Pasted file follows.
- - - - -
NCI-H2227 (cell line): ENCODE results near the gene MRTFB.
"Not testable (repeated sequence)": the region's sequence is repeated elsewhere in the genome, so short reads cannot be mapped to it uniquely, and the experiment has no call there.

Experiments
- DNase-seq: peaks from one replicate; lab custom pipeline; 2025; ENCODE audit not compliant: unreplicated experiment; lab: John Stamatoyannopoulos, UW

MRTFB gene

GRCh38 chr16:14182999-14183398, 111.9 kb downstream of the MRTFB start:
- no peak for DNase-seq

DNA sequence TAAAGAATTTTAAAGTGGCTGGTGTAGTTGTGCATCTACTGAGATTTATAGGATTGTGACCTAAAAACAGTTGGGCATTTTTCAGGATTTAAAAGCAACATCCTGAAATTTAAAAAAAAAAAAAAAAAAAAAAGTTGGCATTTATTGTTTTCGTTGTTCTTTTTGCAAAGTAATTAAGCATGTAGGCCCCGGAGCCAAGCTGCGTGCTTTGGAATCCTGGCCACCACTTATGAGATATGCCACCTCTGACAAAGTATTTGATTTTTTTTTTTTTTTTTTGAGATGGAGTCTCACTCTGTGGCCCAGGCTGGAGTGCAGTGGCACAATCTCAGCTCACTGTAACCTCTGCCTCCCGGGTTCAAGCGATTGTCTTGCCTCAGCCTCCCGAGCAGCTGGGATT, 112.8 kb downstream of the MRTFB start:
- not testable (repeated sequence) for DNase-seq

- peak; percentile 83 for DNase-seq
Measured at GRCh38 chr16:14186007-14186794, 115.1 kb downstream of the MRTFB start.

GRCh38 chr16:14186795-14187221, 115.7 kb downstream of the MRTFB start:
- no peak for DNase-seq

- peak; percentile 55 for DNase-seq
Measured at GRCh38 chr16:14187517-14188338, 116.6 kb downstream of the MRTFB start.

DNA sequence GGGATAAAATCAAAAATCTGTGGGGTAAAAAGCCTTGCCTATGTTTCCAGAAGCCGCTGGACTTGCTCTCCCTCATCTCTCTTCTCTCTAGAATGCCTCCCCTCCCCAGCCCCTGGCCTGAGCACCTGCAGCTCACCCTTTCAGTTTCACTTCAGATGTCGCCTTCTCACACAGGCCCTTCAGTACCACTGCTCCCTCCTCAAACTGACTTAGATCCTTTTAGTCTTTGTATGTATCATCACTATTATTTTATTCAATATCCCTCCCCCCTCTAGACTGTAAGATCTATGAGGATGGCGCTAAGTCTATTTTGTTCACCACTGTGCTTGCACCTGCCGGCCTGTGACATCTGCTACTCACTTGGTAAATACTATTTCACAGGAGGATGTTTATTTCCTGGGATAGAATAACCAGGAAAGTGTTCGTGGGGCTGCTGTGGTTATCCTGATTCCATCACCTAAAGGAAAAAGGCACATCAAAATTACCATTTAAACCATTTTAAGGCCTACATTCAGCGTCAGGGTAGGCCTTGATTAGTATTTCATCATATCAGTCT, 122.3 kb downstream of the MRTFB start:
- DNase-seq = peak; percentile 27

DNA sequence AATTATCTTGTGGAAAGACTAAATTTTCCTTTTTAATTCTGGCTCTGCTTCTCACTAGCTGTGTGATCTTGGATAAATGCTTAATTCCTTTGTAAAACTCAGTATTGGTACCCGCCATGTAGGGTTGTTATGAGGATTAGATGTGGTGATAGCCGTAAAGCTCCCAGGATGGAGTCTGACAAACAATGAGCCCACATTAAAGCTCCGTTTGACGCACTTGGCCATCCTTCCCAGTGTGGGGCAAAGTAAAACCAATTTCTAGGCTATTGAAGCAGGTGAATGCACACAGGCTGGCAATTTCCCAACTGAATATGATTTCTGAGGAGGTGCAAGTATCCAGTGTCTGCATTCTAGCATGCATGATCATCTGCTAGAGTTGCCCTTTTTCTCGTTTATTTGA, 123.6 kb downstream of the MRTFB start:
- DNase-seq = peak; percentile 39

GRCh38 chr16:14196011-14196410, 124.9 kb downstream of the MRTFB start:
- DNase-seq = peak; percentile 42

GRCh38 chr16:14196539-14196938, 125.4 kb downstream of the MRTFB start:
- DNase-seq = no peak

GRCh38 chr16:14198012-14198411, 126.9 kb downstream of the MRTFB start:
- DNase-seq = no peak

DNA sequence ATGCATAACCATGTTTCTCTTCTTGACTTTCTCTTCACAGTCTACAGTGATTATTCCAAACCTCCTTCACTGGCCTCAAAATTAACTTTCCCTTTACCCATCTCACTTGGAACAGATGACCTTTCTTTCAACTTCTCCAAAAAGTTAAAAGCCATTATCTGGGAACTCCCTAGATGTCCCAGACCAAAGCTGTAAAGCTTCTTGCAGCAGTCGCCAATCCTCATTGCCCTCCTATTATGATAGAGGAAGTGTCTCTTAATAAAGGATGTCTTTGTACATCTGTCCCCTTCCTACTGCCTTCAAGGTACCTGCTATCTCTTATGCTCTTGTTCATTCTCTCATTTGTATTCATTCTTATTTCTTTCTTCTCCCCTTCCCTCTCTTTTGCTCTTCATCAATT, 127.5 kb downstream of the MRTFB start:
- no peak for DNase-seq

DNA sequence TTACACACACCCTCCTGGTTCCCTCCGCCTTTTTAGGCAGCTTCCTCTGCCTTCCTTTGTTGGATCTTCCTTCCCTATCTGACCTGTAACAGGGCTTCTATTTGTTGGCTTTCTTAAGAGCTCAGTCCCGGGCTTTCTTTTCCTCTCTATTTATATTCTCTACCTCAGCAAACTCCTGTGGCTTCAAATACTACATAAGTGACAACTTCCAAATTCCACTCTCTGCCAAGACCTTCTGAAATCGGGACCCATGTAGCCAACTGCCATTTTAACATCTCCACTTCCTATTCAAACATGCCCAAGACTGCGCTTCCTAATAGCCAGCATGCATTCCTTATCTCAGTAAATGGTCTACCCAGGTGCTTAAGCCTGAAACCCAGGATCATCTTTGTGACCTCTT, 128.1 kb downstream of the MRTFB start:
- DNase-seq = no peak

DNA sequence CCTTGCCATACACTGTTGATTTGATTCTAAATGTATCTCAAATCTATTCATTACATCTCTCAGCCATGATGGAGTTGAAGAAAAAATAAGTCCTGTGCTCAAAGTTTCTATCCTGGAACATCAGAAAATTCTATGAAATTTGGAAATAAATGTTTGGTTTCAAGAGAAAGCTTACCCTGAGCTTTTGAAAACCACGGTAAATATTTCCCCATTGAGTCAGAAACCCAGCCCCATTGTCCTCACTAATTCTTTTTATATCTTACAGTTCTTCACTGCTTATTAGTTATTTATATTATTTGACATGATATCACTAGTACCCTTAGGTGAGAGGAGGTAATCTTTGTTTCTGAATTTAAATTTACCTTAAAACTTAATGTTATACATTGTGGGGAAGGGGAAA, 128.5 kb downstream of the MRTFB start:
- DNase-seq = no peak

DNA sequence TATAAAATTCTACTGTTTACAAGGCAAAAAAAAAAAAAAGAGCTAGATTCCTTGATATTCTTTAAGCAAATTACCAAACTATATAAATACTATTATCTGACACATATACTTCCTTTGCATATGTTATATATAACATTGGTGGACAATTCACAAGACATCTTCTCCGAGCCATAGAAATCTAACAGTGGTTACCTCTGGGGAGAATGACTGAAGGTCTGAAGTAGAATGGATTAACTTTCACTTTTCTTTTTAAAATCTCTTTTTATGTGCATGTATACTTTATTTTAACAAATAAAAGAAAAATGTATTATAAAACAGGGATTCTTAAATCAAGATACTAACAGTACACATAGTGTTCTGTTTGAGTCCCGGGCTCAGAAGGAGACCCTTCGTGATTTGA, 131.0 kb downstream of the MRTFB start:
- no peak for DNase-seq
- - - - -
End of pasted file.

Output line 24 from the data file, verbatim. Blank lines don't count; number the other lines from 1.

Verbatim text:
GRCh38 chr16:14198012-14198411, 126.9 kb downstream of the MRTFB start: